The Ambassadors By Henry James Book 2: Chapter I

Something in his manner showed it as quite pulling him up. "Of course we are. Wouldn't YOU be?"

"Oh I don't know. One never does — does one? — beforehand. One can only judge on the facts. Yours are quite new to me; I'm really not in the least, as you see, in possession of them: so it will be awfully interesting to have them from you. If you're satisfied, that's all that's required. I mean if you're sure you ARE sure: sure it won't do."

"That he should lead such a life? Rather!"

"Oh but I don't know, you see, about his life; you've not told me about his life. She may be charming — his life!"

"Charming?" — Strether stared before him. "She's base, venal-out of the streets."

"I see. And HE — ?"

"Chad, wretched boy?"

"Of what type and temper is he?" she went on as Strether had lapsed.

"Well — the obstinate." It was as if for a moment he had been going to say more and had then controlled himself.

That was scarce what she wished. "Do you like him?"

This time he was prompt. "No. How CAN I?"

"Do you mean because of your being so saddled with him?"

"I'm thinking of his mother," said Strether after a moment. "He has darkened her admirable life." He spoke with austerity. "He has worried her half to death."

"Oh that's of course odious." She had a pause as if for renewed emphasis of this truth, but it ended on another note. "Is her life very admirable?"

"Extraordinarily."

There was so much in the tone that Miss Gostrey had to devote another pause to the appreciation of it. "And has he only HER? I don't mean the bad woman in Paris," she quickly added — "for I assure you I shouldn't even at the best be disposed to allow him more than one. But has he only his mother?"

"He has also a sister, older than himself and married; and they're both remarkably fine women."

"Very handsome, you mean?"

This promptitude — almost, as he might have thought, this precipitation, gave him a brief drop; but he came up again. "Mrs. Newsome, I think, is handsome, though she's not of course, with a son of twenty-eight and a daughter of thirty, in her very first youth. She married, however, extremely young."

"And is wonderful," Miss Gostrey asked, "for her age?"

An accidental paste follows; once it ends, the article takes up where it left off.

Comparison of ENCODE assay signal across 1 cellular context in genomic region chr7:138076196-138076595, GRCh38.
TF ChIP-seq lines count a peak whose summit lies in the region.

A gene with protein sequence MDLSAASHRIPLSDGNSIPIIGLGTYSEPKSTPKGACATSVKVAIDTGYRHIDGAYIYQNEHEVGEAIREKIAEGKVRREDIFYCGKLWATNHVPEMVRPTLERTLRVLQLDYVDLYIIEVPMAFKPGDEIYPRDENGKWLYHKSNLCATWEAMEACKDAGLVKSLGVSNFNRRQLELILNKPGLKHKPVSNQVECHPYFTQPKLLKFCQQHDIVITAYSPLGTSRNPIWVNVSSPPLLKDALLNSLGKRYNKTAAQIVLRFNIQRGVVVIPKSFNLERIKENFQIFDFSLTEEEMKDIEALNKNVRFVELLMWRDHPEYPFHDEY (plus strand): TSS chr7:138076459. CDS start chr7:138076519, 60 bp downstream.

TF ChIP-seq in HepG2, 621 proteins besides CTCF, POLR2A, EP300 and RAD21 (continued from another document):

Strether seemed to feel with a certain disquiet the pressure of it. "I don't say she's wonderful. Or rather," he went on the next moment, "I do say it. It's exactly what she IS — wonderful. But I wasn't thinking of her appearance," he explained — "striking as that doubtless is. I was thinking — well, of many other things." He seemed to look at these as if to mention some of them; then took, pulling himself up, another turn. "About Mrs. Pocock people may differ."

"Is that the daughter's name — 'Pocock'?"

"That's the daughter's name," Strether sturdily confessed.

"And people may differ, you mean, about HER beauty?"

"About everything."

"But YOU admire her?"

He gave his friend a glance as to show how he could bear this "I'm perhaps a little afraid of her."

"Oh," said Miss Gostrey, "I see her from here! You may say then I see very fast and very far, but I've already shown you I do. The young man and the two ladies," she went on, "are at any rate all the family?"

"Quite all. His father has been dead ten years, and there's no brother, nor any other sister. They'd do," said Strether, "anything in the world for him."

"And you'd do anything in the world for THEM?"

He shifted again; she had made it perhaps just a shade too affirmative for his nerves. "Oh I don't know!"

"You'd do at any rate this, and the 'anything' they'd do is represented by their MAKING you do it."

"Ah they couldn't have come — either of them. They're very busy people and Mrs. Newsome in particular has a large full life. She's moreover highly nervous — and not at all strong."

"You mean she's an American invalid?"

He carefully distinguished. "There's nothing she likes less than to be called one, but she would consent to be one of those things, I think," he laughed, "if it were the only way to be the other."

"Consent to be an American in order to be an invalid?"

"No," said Strether, "the other way round. She's at any rate delicate sensitive high-strung. She puts so much of herself into everything — "

Ah Maria knew these things! "That she has nothing left for anything else? Of course she hasn't. To whom do you say it? High-strung? Don't I spend my life, for them, jamming down the pedal? I see moreover how it has told on you."

Strether took this more lightly. "Oh I jam down the pedal too!"

"Well," she lucidly returned, "we must from this moment bear on it together with all our might." And she forged ahead. "Have they money?"

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